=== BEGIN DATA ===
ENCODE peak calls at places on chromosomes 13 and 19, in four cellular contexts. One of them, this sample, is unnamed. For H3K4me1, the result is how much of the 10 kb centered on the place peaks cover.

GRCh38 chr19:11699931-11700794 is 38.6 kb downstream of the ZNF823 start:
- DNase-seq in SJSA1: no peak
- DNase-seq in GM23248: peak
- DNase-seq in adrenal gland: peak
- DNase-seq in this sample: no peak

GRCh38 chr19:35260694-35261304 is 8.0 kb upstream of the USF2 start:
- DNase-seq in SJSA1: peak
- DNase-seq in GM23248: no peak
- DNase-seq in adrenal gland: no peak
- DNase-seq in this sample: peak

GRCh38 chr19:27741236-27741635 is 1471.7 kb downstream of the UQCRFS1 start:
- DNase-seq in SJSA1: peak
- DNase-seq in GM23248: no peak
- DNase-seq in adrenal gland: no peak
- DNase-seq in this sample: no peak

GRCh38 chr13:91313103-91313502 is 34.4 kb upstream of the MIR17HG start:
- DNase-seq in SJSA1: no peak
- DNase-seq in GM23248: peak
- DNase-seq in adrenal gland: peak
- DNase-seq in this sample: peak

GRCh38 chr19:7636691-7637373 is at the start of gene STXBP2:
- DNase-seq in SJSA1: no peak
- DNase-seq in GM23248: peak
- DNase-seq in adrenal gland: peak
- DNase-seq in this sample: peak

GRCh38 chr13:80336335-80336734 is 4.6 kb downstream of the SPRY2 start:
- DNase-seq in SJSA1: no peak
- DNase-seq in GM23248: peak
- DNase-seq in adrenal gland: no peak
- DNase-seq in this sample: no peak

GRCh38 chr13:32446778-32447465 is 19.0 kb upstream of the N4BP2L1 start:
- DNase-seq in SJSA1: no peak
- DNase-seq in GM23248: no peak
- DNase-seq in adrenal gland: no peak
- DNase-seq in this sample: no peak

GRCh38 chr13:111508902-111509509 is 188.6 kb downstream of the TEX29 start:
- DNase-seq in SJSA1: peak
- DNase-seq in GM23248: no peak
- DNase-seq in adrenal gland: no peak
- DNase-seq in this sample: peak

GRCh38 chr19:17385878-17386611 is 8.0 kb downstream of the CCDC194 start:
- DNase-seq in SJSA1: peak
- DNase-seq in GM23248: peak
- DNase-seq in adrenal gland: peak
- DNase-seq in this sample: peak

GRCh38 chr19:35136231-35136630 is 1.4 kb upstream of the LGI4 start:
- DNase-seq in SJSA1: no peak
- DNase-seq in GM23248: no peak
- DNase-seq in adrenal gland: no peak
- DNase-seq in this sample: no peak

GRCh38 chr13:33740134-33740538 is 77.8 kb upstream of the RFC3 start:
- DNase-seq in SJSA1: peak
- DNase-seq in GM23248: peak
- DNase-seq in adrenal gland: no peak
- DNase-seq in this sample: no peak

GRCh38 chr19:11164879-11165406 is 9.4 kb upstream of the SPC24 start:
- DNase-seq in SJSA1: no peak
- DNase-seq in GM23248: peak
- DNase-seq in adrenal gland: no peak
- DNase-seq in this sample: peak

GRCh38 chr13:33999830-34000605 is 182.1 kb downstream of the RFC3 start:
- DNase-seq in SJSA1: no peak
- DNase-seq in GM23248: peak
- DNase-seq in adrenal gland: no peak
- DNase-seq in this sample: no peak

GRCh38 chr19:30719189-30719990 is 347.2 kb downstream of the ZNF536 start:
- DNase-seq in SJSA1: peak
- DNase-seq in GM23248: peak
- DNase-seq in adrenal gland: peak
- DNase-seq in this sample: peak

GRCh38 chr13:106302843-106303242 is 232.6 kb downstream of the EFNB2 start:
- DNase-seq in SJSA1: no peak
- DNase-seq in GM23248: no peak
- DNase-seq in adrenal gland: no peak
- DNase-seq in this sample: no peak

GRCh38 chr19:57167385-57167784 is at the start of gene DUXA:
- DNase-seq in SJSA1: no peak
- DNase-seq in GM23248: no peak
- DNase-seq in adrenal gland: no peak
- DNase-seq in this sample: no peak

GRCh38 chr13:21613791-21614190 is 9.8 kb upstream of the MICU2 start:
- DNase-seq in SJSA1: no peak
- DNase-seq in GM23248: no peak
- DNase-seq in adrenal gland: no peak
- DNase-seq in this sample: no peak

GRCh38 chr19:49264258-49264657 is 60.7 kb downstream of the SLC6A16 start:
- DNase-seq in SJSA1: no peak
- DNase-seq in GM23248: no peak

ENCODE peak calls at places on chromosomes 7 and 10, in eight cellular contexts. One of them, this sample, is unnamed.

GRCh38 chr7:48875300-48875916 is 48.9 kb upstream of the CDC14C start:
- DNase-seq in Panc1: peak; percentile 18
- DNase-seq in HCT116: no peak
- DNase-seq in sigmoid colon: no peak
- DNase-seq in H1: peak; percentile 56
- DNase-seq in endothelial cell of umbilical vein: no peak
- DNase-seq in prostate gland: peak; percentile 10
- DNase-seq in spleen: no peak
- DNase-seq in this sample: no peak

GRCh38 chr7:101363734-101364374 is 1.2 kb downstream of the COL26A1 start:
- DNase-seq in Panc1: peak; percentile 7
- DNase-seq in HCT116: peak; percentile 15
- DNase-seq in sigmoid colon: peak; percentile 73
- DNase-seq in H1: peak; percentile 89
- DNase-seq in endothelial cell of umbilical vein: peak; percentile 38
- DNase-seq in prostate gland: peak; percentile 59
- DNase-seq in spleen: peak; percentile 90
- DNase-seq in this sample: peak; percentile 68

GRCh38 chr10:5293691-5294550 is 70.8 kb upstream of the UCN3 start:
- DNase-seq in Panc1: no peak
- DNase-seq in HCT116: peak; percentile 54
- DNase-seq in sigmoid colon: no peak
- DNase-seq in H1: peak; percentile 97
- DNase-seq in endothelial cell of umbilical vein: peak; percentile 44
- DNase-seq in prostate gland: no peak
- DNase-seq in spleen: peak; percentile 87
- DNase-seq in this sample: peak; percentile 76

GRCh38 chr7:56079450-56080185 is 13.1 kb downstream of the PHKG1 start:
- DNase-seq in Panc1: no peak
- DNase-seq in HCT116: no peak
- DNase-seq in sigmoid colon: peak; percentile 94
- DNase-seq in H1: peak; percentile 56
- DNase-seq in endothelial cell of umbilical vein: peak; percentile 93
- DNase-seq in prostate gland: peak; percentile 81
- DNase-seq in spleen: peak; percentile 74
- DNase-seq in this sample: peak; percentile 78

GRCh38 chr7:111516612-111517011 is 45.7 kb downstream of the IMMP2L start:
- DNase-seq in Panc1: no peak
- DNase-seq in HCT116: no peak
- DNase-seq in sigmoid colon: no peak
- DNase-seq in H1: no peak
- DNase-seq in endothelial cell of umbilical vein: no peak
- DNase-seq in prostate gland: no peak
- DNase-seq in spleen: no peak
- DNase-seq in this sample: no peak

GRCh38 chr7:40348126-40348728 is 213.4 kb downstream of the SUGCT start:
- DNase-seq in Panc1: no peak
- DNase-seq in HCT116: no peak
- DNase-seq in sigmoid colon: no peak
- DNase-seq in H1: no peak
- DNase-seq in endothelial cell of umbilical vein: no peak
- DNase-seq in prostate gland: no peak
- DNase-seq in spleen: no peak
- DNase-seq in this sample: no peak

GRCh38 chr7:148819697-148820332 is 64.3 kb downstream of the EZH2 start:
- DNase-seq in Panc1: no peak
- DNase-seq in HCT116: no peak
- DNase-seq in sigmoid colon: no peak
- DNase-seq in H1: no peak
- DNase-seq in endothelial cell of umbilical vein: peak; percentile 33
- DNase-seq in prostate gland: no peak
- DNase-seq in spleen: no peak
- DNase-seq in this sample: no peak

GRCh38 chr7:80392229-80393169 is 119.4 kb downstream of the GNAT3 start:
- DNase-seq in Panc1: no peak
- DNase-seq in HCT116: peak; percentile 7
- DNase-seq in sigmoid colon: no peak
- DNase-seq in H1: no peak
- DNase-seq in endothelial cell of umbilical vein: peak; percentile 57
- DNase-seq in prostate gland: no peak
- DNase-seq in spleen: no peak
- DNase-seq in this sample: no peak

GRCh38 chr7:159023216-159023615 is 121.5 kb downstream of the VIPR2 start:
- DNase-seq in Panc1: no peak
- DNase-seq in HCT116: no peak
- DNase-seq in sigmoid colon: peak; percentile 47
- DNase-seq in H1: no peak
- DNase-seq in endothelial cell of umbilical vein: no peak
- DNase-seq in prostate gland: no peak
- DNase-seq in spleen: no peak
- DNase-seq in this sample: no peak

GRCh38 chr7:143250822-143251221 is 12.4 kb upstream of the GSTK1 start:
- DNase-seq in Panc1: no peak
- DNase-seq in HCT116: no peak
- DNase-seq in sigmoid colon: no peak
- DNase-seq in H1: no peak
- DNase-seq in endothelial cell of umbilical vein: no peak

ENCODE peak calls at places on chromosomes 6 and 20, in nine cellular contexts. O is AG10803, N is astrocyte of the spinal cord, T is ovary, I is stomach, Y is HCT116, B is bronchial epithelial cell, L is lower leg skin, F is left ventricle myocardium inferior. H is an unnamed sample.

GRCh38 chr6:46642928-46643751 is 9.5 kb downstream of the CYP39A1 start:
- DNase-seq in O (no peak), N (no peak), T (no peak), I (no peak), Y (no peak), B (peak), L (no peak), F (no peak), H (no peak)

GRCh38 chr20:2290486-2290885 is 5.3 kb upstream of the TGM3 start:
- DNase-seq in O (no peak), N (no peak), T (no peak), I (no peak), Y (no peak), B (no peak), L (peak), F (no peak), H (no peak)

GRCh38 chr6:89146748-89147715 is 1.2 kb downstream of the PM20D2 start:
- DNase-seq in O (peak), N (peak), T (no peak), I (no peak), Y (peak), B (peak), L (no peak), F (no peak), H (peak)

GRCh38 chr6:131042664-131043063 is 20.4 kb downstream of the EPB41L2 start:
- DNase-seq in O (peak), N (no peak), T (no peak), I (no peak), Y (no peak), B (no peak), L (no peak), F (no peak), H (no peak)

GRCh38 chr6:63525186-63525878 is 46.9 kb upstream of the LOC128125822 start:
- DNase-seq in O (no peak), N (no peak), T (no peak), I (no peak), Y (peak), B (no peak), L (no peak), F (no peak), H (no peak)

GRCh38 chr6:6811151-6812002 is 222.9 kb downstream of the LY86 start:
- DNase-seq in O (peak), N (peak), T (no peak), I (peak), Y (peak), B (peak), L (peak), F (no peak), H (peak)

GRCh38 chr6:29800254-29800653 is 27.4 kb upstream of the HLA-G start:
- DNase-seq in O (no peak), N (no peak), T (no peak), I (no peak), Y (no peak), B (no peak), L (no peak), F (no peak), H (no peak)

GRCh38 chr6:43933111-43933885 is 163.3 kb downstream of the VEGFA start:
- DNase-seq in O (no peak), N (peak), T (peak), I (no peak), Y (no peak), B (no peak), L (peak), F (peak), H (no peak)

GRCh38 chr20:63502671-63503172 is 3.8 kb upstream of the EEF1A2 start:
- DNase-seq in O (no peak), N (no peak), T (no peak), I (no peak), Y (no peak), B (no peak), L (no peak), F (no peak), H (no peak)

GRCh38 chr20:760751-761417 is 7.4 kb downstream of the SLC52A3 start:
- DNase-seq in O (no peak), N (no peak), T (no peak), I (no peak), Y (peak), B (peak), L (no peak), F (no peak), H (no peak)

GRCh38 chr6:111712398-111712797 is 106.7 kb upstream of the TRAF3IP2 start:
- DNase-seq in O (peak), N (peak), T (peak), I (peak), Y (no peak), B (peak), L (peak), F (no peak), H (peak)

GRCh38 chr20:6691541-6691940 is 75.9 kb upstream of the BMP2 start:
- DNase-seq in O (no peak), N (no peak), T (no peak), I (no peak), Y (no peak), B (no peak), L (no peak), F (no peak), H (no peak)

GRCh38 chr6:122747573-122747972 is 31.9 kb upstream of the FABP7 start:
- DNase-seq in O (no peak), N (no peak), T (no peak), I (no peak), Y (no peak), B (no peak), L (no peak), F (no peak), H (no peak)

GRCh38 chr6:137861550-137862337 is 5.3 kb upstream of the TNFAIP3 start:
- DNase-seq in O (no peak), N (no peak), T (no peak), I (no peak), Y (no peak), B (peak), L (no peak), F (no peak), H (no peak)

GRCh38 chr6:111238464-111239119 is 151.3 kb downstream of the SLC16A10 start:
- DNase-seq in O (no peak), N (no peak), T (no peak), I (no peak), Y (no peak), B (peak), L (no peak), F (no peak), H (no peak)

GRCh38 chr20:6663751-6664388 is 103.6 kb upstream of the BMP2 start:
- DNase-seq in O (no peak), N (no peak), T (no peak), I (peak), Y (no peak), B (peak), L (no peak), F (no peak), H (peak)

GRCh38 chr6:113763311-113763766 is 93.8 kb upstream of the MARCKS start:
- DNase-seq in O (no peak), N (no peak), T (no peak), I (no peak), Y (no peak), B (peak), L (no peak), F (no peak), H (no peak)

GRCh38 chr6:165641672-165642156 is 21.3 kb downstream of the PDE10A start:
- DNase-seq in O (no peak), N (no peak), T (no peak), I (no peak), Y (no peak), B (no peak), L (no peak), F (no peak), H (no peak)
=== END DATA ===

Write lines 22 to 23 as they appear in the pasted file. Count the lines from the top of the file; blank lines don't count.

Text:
GRCh38 chr19:7636691-7637373 is at the start of gene STXBP2:
- DNase-seq in SJSA1: no peak